Everyone in the investment business is a slave to numbers. Even when they are not to our liking, most of us secretly relish in the certainty and finality of them. Whether it's the Fed Funds Rate, corporate earnings, the number of autos sold in a year, or the price increase on single family homes, we dissect these numbers to offer us clues into the direction of markets and securities.
This brings me to what is currently driving me crazy. For months, we, at my investment firm, have felt, that the economy was improving; that the steady increase in jobs, the housing market, the bottoming of oil prices, and upward trend in hourly wages would translate into better GDP numbers. GDP – the queen of all numbers – the big jackpot of digits on which we all crave insight, seemed poised to break out of its semi-comatose 2 percent range for more than a quarter. However, despite what appear to be obvious signs of improvement, the estimates from nearly every single group that tracks GDP growth is stuck in economic anemia, with very few outliers. What is going on?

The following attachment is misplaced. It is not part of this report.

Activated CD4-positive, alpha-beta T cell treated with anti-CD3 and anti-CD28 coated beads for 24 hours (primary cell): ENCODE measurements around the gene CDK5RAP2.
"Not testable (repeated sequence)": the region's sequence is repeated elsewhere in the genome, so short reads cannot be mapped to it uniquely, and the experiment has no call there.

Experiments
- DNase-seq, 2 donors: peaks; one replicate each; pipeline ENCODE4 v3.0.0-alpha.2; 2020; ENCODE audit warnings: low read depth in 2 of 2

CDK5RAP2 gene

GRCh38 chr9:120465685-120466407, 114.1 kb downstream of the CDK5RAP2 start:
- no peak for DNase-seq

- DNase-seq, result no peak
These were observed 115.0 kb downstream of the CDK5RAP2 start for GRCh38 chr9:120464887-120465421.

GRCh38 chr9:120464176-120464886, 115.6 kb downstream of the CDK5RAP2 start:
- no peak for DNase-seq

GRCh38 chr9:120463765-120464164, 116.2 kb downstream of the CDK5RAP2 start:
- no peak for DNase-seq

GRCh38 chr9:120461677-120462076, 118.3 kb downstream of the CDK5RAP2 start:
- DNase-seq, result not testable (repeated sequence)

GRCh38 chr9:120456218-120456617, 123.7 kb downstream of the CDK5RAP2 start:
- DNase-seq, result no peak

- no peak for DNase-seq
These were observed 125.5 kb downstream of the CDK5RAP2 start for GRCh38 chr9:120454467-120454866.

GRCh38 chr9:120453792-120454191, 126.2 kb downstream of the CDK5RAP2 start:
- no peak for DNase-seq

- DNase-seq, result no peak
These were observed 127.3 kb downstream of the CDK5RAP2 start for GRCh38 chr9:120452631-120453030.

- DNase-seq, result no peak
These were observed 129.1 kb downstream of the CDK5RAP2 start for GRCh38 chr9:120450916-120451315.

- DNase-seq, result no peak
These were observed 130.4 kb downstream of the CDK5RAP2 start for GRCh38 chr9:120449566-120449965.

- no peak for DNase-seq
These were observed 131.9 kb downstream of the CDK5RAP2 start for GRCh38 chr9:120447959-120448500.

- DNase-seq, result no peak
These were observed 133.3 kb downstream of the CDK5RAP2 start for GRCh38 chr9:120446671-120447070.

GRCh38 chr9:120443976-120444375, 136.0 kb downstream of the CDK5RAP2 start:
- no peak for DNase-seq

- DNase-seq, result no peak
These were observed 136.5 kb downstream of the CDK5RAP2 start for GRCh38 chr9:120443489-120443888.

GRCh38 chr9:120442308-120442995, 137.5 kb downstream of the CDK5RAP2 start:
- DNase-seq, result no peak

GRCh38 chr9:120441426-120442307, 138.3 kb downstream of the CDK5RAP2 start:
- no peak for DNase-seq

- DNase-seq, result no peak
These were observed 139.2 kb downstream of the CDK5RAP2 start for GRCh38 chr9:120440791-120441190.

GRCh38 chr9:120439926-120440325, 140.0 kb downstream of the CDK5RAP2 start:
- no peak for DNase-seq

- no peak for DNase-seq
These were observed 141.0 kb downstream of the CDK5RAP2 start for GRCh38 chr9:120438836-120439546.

I am not the only investor confused by mixed signals. UBS published a piece last week called "Are Soft Data Predicting a U.S. Boom?
The authors describe a wide gap, seen in the exhibit below, between "soft data" surveys that would indicate growth of 3.7 percent in 2017 in contrast to their own internal models of actual economic activity which suggest a 2.1 percent growth rate this year. The surveys, which include consumer sentiment, small business confidence, and ISM manufacturing, are as bullish as they have been in ten years. Overseas economies, after a year of false starts, appear poised to emerge from the doldrums, which would incrementally boost US exports.